This next post is very near and dear to my heart.  It has so much power and so much potential that I’ve written about it before on my personal blog, but today I’ll go into even more detail.  The User Status for Order is a must have for any organization, in my opinion.  This user status can make IW73 or however you track your open workload for service orders.  It’s also vital for any sort of In-house repair quoting.  So with that being said, let’s jump in.
/wp-content/uploads/2013/10/blog01_01_290749.png

Here’s where to find it in SPRO.

/wp-content/uploads/2013/10/blog02_02_290756.png

Now, as soon as you select Define Status Profile, you’ll get this pop up.  So today I’ll cover both pieces here. 

Define User Status Profile for Orders:

/wp-content/uploads/2013/10/blog02_03_290757.png

Next up, select the profile you want to look at.  For this lesson, I’ll pull up ZSM00001.  If you need a new profile, you can copy from an existing profile or just create a brand new one.  Since it’s unlikely you’ll be able to reuse much, it’s about the same amount of work either way.
/wp-content/uploads/2013/10/blog02_04_290758.png

Now, here’s where the real power it.  My particular example above relates to quoting.  There are 5 possible status.  The first one is automatically defaulted, and it’s the INIT status (you can see the Init checked for Status: 1).  There is also the column for Auth. Code.  I’ll talk about that in detail in my next post.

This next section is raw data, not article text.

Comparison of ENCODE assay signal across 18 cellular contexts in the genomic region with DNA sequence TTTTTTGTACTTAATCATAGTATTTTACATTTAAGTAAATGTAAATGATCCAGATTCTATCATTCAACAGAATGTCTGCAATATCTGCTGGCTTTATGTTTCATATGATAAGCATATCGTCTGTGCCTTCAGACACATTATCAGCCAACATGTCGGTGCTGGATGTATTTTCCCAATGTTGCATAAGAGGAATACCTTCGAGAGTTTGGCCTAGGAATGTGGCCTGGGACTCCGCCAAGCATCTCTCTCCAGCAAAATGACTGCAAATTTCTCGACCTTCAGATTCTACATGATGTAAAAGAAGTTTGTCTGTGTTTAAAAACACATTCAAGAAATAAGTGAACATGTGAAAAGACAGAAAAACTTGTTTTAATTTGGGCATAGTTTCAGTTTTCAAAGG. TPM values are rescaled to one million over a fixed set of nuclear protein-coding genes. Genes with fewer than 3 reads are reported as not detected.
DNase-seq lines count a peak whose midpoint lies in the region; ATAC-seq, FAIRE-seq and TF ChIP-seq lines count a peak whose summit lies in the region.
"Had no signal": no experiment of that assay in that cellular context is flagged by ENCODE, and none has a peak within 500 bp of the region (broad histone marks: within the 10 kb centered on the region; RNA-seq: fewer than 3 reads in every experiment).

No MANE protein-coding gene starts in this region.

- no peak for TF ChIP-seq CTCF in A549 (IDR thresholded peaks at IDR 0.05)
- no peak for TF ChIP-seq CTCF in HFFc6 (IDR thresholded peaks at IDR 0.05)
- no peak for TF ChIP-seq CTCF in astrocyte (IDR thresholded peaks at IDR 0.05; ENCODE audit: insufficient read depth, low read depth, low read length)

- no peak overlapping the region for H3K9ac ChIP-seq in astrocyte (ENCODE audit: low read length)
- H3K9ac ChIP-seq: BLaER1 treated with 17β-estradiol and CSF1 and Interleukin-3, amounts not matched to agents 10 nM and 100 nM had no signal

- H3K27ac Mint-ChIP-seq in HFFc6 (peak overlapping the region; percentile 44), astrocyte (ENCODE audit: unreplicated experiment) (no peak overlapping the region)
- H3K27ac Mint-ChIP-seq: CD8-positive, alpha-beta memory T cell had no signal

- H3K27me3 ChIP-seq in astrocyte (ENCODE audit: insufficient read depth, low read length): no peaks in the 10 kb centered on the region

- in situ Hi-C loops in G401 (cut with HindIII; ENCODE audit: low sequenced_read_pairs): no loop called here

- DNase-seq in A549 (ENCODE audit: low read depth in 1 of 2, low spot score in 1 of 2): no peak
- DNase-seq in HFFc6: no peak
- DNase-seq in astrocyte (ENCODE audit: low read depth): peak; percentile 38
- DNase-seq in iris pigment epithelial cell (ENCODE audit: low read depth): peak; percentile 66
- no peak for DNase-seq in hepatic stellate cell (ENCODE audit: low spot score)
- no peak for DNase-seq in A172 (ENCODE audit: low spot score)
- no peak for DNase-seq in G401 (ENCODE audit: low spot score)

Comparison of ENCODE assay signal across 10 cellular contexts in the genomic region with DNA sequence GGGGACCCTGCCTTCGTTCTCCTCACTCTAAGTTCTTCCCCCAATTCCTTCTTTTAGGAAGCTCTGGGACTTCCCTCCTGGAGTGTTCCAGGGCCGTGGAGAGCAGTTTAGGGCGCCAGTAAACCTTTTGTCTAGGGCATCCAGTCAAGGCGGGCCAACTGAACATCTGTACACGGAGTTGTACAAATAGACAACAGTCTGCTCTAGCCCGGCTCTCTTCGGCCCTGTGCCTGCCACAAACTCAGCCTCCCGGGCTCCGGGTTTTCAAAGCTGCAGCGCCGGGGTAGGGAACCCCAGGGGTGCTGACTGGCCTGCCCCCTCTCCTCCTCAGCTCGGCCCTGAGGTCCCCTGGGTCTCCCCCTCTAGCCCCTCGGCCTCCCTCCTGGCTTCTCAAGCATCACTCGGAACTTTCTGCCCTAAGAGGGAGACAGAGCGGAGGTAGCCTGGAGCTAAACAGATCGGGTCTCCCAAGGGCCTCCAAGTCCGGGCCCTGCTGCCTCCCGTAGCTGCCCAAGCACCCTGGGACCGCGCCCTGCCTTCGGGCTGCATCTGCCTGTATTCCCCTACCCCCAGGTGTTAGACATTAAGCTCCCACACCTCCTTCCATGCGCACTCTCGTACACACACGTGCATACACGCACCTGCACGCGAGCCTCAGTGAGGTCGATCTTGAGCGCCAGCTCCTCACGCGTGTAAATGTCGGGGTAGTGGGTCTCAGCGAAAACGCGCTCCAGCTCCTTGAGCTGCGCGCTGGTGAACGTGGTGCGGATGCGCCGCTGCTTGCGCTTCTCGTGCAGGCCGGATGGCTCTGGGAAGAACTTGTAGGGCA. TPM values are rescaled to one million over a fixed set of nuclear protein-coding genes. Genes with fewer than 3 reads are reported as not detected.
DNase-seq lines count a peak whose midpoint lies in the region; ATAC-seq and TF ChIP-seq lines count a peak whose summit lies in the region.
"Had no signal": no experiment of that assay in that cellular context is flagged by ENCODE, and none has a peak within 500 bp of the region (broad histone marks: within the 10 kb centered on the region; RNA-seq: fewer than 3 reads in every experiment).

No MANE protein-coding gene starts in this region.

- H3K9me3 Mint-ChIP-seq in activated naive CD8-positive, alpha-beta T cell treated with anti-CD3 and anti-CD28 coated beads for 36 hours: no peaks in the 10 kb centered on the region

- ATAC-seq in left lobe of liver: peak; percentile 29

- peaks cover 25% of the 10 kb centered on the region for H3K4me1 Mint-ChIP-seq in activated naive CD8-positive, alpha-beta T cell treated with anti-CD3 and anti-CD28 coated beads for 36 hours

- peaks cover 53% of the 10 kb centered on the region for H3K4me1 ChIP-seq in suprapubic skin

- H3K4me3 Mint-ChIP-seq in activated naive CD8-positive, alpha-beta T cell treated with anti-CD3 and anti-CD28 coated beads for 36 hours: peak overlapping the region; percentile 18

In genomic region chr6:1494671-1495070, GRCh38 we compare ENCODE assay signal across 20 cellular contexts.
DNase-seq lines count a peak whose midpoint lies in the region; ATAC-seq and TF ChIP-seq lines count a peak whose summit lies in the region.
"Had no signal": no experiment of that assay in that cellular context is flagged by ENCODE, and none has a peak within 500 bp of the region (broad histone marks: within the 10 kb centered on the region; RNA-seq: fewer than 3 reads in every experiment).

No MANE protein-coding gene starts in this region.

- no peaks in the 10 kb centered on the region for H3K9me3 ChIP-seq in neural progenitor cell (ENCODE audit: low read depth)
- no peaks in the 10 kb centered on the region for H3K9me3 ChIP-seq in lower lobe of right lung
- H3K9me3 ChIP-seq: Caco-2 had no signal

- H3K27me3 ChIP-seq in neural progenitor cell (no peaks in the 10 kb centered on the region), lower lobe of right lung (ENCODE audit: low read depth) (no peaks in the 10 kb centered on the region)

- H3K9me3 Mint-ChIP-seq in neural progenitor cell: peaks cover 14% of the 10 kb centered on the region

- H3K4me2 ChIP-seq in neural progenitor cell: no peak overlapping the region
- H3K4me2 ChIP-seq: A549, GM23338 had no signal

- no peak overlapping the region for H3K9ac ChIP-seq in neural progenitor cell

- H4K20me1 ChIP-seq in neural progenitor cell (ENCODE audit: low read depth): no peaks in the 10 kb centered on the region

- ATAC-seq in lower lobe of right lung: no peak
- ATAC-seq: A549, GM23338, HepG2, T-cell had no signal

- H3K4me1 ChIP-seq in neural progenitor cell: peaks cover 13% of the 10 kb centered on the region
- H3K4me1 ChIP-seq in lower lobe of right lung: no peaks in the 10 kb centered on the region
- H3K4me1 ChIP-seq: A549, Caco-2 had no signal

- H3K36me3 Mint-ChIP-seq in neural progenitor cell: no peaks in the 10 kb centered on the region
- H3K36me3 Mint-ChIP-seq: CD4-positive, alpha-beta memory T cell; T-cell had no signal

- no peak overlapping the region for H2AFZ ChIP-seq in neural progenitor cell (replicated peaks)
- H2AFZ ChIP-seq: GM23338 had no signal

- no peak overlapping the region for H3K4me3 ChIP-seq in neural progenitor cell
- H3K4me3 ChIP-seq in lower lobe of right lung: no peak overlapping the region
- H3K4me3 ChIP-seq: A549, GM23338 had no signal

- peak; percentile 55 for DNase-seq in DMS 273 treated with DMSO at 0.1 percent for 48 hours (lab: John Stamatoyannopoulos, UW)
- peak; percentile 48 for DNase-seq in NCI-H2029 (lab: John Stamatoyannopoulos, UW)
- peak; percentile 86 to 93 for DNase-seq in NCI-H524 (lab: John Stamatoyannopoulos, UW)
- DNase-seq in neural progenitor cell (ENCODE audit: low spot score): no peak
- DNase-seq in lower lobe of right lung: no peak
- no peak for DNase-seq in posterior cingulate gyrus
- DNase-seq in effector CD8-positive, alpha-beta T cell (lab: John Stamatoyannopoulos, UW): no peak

The next piece has to do with what’s available after you pick a certain status.  For example, in certain situations, if you select Status XXXX, you can’t go back to Status AAAA.  In my example, you can’t return the status to INIT once you’ve selected any of the other 4 statuses. 
Now, there is one last piece that I only recently become aware of.  This has to do with the business scenarios. 

/wp-content/uploads/2013/10/blog02_06_290766.png

Now, I found this last part when I attempted to set up a DP80 scenario with a service order.  If you don’t remember, DP80 is resource related quote (RRQ).  I had it setup, but DP80 kept giving me an error.  It turned out that in order to do RRQ’s, you have to have a user status profile…  and the solution was the last piece of the puzzle shown above.  For each status, you can define business processes.  What I’ve shown is just an example of a few business transactions that I added in order to do RRQ.  Once I set these to allowed, I could finally start generating RRQ’s.

Now this is what you need to know when it comes to setting the user status profiles.  The last step takes us back to the original pop-up:

Assign User Status to Order Type
/wp-content/uploads/2013/10/blog02_05_290771.png

This last piece is the easy part.  Just find your service order type and add the correct profile.  Next time we’ll talk about the Authorization Codes.  I hope this all makes sense because this is really important functionality to implement (in my opinion at least).  Nearly every organization I’ve been at has benefited from adding a user profile.
Thanks for reading.

If you’re interested in great tips and tricks on SAP service management, variant configuration or production planning, check out my blog at: http://javeLLinSolutions.com/blog/

There is also a link to some SAP Easy Buttons =)

Thanks for reading,

Mike

CTO – JaveLLin Solutions, LLC

To report this post you need to login first.

Be the first to leave a comment

You must be Logged on to comment or reply to a post.

Leave a Reply